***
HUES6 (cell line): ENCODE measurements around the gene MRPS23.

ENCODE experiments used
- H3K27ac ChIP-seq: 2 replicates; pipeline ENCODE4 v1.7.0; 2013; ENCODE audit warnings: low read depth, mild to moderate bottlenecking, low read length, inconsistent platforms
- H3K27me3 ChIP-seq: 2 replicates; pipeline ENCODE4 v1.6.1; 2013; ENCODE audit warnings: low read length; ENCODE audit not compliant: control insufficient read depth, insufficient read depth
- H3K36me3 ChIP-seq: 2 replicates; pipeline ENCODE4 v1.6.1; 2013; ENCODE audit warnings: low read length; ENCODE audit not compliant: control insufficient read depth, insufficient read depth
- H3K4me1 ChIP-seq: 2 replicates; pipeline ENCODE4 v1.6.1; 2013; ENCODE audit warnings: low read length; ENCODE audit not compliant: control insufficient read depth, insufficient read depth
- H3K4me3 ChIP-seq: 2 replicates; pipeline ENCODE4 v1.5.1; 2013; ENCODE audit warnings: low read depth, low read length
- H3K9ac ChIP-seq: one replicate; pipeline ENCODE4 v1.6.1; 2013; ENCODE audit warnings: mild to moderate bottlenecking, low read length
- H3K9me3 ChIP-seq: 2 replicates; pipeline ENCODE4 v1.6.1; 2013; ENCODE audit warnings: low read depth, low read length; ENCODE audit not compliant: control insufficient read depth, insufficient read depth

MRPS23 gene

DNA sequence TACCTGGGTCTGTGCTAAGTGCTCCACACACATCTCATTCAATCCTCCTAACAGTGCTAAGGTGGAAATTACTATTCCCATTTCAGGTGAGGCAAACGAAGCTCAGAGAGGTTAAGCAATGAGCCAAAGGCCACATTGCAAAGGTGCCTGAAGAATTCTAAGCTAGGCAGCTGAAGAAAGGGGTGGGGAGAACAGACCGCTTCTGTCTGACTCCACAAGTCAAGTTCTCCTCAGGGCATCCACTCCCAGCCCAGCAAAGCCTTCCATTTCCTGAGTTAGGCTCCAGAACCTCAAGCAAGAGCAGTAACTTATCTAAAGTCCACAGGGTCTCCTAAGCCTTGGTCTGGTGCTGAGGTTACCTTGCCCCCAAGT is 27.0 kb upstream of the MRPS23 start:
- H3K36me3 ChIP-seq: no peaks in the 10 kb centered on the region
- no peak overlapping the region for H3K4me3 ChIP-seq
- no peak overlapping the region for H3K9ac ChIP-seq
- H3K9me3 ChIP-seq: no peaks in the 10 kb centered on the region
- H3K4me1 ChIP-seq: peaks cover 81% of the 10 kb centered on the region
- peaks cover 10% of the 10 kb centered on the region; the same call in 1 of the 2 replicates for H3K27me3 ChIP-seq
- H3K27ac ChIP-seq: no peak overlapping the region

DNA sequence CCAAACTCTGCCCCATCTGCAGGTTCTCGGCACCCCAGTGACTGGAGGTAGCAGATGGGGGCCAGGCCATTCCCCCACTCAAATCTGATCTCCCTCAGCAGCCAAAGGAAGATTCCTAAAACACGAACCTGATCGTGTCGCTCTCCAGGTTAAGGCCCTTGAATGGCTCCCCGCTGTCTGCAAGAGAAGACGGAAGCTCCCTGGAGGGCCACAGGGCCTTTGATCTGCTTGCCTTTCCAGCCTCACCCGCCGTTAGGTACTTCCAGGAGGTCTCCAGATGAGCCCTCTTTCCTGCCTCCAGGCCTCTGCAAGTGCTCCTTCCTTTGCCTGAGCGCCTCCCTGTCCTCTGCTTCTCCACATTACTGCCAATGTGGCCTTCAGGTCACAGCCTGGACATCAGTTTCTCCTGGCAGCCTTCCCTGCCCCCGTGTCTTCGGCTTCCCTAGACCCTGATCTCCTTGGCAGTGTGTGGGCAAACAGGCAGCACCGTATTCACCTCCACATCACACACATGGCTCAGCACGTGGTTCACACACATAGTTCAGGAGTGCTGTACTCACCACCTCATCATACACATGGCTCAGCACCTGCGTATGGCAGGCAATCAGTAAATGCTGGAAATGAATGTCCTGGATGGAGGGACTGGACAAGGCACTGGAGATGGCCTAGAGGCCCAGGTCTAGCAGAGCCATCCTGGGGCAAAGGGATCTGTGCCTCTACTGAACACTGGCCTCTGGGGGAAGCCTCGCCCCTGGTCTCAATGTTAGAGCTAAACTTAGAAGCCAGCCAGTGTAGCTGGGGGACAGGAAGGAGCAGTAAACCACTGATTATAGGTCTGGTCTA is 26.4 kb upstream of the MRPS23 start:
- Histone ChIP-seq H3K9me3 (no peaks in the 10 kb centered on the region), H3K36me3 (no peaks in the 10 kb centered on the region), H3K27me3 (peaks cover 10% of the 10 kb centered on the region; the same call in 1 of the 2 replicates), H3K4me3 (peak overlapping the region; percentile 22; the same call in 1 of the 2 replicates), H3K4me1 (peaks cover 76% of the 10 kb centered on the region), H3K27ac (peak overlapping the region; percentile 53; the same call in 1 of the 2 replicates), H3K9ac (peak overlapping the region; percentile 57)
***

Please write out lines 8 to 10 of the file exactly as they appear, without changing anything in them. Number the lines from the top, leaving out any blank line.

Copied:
- H3K9ac ChIP-seq: one replicate; pipeline ENCODE4 v1.6.1; 2013; ENCODE audit warnings: mild to moderate bottlenecking, low read length
- H3K9me3 ChIP-seq: 2 replicates; pipeline ENCODE4 v1.6.1; 2013; ENCODE audit warnings: low read depth, low read length; ENCODE audit not compliant: control insufficient read depth, insufficient read depth

MRPS23 gene